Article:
(1.) 411 U.S. 792 (1973). (2.) 42 U.S.C. [sections] 2000e (1988). (3.) Title VII recognizes race, ethnic, gender, religious, and national origin distinctions. See 42 U.S.C. [sections] 2000e (1988). (4.) See McDonnell Douglas, 411 U.S. at 802. (5.) See 411 U.S. at 802. (6.) See 411 U.S. at 804. (7.) See 411 U.S. at 792. (8.) See, e.g., Blackwell v. Sun Elec. Corp., 696 F.2d 1176, 1180-81 (6th Cir. 1983). (9.) 29 U.S.C. [subsections] 621-34 (1994). (10.) See, eg., Holley v. Sanyo Mfg., 771 F.2d 1161, 1164 (8th Cir. 1985); Loeb v. Textron, 600 F.2d 1003, 1015-16 (1st Cir. 1979). (11.) The vast majority of RIF cases are brought under the ADEA. The arguments presented in this Note, however, apply equally as well to RIF cases brought under Title VII. (12.) In some RIF employment discrimination cases, the courts focus their inquiry on whether a RIF actually occurred or whether the employer has claimed falsely a RIF in order to conceal age discrimination. See, eg., Hardin v. Hussman Corp., 45 F.3d 262, 265 (8th Cir. 1995) (concluding that a RIF did in fact occur); Oxman v. WLS-TV, 846 F.2d 448, 456 (7th Cir. 1988) (treating the employer's structural reorganization as a legitimate, nondiscriminatory reason for the plaintiff's termination). The scope of this Note, however, is limited to cases where the parties do not dispute the RIF itself but dispute why, given the RIF, the employer discharged the plaintiff rather than a younger employee. In this context, courts should not consider the RIF the employer's proffered reason, as some courts have done, but should require employers to explain why it chose to discharge the plaintiff. Compare Barnes v. Gencorp, Inc., 896 F.2d 1457, 1464 (6th Cir. , cert. denied, 498 U.S. 878 (1990) (stating that the most common proffered reason for the discharge is the RIF) with Thombrough v. Columbus & Greenville R.R., 760 F.2d 633, 645 (5th Cir. 1985) "The question is why, given the employer's need to reduce his workforce, he chose to discharge the older rather than the younger employee."). (13.) See Robert G. Boehmer, The Age Discrimination in Employment Act -- Reductions in Force as America Grays, 28 Am. Bus. L.J. 379, 383 (1990). There are two distinct scenarios under which a RIF case arises, although both follow a restructuring of the workforce. Under the first scenario, the employer eliminates the plaintiff's job position. Under the second scenario, the employer eliminates a job position other than the plaintiff's position. Rather than lay off the displaced worker who formerly held the eliminated position, however, the employer instead lays off the plaintiff, replacing her with the displaced employee. In other words, the displaced employee "bumps" the plaintiff. This Note focuses on the former scenario, which has proven problematic for the courts at the prima facie stage. Courts properly may evaluate the latter scenario under the McDonnell Douglas framework as applied to the firing context. Hereinafter, I use the term "RIF cases" to refer only to those cases where the employer eliminated the plaintiff's position. (14.) See, e.g, Healy v. New York Life Ins. Co., 860 F.2d 1209 (3d Cir. 1988), cert. denied, 490 U.S. 1098 (1989); Chipollini v. Spencer Gifts, Inc., 814 F.2d 893 (3d Cir.), cert. dismissed, 483 U.S. 1052 (1987); Coburn v. Pan Am. World Airways, Inc., 711 F.2d 339 (D.C. Cir.), cert. denied, 464 U.S. 994 (1983); Massarsky v. General Motors Corp., 706 F.2d 111 (3d Cir. 1982), cert. denied, 464 U.S. 937 (1983). (15.) See, eg., Williams v. General Motors Corp., 656 F.2d 120, 129 (5th Cir. 1981), cert. denied, 455 U.S. 943 (1982); see also Earley v. Champion Intl. Corp., 907 F.2d 1077 (11th Cir. 1990); Barnes, 896 F.2d at 1457; Thornbrough 760 F.2d at 633; Selby v. Pepsico, 784 F. Supp. 750 (N.D. Cal. 1991), affd., 994 F.2d 703 (9th Cir. 1993). (16.) Section 715 of Title VII called on the Secretary of Labor to conduct a study of age discrimination. The Secretary's 1965 report concluded that age discrimination in the workplace was a serious problem that required congressional action. Congress agreed, and the ADEA became effective on June 12,1968. Secretary of Labor, Next Steps in Combating Age Discrimination in Employment, 95TH Cong., 1st Sess. (Comm. Print 1977). (17.) See Holley v. Sanyo Mfg., 771 F.2d 1161, 1164 (8th Cir. 1985); Loeb v. Textron, 600 F.2d 1003, 1015-16 (1st Cir. 1979).
Plaintiffs can prove employment discrimination under two distinct legal theories -- "disparate treatment" or "disparate impact." A plaintiff who brings her claim under the disparate treatment theory must demonstrate that her employer intentionally treated her less favorably than others because of her race, gender, religion, national origin, or age. See International Bhd. of Teamsters v. United States, 431 U.S. 324, 335 n.15 (1977). The disparate impact theory addresses employment practices that are facially neutral but allegedly affect members of a protected class more harshly than those outside the protected class. In this context, plaintiffs also must show that the employment practice cannot be justified by business necessity. The disparate impact theory does not require proof of discriminatory motive. See 431 U.S. at 335 n.15; see also Massarsky, 706 F.2d at 117. Although ADEA cases can be brought under either one of these two theories, this Note focuses only on disparate treatment claims in the context of RIF cases.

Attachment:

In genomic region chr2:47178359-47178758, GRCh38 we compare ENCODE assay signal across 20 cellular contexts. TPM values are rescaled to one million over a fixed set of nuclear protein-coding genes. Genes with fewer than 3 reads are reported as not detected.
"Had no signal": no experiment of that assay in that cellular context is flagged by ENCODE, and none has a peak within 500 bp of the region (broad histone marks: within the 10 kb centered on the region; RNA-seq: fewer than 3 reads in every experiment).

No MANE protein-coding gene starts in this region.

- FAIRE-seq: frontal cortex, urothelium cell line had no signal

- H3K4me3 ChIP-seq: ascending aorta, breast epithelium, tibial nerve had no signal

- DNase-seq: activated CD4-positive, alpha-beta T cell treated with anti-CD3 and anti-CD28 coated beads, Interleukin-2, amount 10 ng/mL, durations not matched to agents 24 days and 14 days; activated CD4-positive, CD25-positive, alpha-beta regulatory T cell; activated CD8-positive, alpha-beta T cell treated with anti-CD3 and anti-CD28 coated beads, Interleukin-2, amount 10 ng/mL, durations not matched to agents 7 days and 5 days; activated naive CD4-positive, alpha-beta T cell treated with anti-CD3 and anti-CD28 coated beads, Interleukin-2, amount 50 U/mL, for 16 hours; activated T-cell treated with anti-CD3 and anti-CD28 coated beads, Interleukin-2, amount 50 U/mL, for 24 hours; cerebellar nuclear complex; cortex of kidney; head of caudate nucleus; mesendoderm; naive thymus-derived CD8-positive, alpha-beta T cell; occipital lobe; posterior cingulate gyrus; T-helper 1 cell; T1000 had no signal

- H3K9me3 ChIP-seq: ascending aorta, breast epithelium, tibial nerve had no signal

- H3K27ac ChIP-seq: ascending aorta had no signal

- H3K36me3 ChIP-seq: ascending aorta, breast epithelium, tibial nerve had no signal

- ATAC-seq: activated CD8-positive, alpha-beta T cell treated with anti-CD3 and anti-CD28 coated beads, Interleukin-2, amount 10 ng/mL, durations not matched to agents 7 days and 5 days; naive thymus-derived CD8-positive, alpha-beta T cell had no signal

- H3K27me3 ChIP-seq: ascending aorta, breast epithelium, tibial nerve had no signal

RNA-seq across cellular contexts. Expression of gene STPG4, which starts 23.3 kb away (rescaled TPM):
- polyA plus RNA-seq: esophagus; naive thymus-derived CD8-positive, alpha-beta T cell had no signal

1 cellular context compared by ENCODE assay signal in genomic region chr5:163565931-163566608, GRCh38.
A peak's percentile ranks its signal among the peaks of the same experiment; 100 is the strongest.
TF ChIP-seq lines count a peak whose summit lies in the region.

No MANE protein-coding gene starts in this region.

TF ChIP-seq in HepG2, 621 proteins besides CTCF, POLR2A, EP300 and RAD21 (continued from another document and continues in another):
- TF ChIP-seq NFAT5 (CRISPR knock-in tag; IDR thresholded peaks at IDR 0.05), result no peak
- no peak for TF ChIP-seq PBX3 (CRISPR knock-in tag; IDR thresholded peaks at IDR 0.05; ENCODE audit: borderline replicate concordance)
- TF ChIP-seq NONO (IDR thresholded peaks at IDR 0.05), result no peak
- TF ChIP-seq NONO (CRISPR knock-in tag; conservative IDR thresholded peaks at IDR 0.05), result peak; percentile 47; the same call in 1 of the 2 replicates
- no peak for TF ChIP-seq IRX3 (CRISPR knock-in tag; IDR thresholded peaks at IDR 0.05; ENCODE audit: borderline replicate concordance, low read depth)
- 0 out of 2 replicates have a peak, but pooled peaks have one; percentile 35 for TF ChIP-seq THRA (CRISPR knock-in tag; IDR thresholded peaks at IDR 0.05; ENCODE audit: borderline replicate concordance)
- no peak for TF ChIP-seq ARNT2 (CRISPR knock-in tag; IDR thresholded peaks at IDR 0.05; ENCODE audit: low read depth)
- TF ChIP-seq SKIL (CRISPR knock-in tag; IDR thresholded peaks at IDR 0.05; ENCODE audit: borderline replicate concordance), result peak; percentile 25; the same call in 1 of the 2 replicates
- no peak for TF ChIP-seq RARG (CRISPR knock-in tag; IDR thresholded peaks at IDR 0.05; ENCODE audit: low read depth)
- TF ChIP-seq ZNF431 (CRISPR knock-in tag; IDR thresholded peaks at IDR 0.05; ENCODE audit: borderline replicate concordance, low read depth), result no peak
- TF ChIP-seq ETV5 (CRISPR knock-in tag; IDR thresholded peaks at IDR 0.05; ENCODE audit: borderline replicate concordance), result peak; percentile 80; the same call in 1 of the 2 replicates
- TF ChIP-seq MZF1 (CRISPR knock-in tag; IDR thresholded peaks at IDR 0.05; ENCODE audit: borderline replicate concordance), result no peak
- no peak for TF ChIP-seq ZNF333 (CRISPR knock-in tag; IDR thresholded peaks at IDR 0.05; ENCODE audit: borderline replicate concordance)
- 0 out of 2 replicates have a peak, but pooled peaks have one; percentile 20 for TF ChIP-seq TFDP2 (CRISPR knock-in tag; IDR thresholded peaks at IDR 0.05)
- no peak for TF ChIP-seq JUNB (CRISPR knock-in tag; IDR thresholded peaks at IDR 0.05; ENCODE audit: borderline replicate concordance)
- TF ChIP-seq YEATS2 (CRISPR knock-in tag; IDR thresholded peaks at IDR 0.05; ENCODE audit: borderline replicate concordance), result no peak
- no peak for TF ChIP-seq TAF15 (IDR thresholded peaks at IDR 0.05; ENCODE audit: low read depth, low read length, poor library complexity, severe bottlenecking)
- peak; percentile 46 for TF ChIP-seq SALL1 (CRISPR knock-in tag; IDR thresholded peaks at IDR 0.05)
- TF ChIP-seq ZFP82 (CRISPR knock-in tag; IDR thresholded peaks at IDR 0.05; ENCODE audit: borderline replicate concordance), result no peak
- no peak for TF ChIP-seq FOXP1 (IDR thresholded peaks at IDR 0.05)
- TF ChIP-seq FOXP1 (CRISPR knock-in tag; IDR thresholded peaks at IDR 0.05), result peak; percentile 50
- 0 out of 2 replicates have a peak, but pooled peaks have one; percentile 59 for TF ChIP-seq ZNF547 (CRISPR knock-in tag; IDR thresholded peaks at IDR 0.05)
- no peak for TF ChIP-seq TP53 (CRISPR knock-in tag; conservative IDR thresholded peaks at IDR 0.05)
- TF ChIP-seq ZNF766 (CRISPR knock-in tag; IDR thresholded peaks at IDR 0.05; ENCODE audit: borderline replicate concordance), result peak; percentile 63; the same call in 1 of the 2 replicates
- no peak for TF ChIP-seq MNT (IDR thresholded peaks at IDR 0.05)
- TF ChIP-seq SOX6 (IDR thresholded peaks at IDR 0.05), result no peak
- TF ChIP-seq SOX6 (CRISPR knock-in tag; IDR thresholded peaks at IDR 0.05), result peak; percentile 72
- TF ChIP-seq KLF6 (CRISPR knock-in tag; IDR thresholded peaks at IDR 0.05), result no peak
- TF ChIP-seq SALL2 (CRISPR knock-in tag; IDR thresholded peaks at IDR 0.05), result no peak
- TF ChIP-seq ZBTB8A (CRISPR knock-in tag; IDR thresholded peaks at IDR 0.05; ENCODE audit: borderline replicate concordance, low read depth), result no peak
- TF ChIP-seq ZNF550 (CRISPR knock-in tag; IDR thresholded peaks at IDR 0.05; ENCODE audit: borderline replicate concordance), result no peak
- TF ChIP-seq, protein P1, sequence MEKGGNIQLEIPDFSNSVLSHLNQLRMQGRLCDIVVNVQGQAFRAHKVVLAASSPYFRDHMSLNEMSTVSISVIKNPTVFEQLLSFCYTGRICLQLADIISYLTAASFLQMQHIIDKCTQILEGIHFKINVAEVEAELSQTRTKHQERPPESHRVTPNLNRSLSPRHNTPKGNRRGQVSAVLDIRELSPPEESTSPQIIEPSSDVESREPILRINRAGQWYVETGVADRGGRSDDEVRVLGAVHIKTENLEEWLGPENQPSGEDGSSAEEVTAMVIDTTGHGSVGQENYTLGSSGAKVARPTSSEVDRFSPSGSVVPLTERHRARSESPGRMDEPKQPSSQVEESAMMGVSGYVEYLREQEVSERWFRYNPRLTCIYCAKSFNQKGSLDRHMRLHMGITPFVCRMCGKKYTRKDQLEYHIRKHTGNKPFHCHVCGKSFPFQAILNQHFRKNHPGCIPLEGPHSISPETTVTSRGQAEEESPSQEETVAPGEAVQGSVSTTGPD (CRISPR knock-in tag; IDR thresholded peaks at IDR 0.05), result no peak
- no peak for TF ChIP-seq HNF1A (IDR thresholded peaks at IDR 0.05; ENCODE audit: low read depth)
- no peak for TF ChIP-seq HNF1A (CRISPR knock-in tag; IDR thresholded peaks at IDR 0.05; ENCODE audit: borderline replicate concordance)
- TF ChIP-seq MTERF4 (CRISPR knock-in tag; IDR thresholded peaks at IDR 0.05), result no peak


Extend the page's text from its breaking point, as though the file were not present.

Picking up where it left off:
Some courts have held that the ADEA does not recognize disparate impact claims. Compare DiBiase v. Smith Line Beecham Corp., 48 F.3d 719 (3d Cir. 1995) (doubting whether the disparate impact theory is available under the ADEA in light of the Supreme Court's holding in Hazen Paper Co. v. Biggins, 113 S. Ct. 1701 (1993)) with Houghton v. Sipco, Inc., 38 F.3d 953, 958-59 (8th Cir. 1994) (assuming that disparate impact liability applies under the ADEA) and Geller v. Markham, 635 F.2d 1027,1032 (2d Cir. 1980) (same). For commentators favoring extension of disparate impact liability to cases brought under the ADEA, see Steven J. Kaminshine, The Cost of Older Workers, Disparate Impact, and the Age Discrimination in Employment Act, 42 Fla. L. Rev. 229 (1990); Peter H. Harris, Note, Age Discrimination, Wages, and Economics: What Judicial Standard?, 13 Harv. J.L. & Pub. Poly. 715 (1990); Maria Ziegler, Comment, Disparate Impact Analysis and the Age Discrimination in Employment Act, 68 Minn. L. Rev. 1038 (1984). For commentators opposed to the extension of disparate impact liability to cases brought under the ADEA, see Donald R. Stacy, A Case Against Extending the Adverse Impact Doctrine to ADEA, 10 Employee Rel. L.J. 437 (1985); Pamela S. Krop, Note, Age Discrimination and the Disparate Impact Doctrine, 34 Stan. L. Rev. 837 (1982). See generally Michael C. Sloan, Comment, Disparate Impact in the Age Discrimination Employment Act. Will the Supreme Court Permit It?, 1995 Wis. L. REV. 507 (concluding that the Court is unlikely to extend disparate impact liability to cases brought under the ADEA). (18.) 411 U.S. 792 (1973). (19.) See United States Postal Serv. Bd. of Governors v. Aikens, 460 U.S. 711, 714 n.3 (1983). "Direct evidence" refers to evidence which, if believed, resolves a matter in issue. In other words, if a factfinder finds the direct evidence trustworthy, the evidence proves the existence of a fact without any inference or presumption. For example, in an age discrimination case where 59-year-old Monica loses her job, a statement by Monica's boss to the effect "we should fire Monica because she is too old for this type of work" would prove discriminatory animus if believed. In contrast, circumstantial evidence, even if believed, requires additional reasoning before the factfinder can believe the proposition for which the evidence is offered. The truthfulness of circumstantial evidence tends to suggest the existence of some fact, but it does not prove the fact conclusively. To believe the fact for which the circumstantial evidence is offered, the factfinder must make a leap in logic, such as an inference or presumption. In our age discrimination example, testimony from other older co-workers of Monica that they, too, felt discriminated against lends credence to Monica's claim if believed, but the fact that Monica's employer discriminated against Monica's co-workers does not conclusively prove that the employer discriminated against Monica. See generally McCormick on Evidence...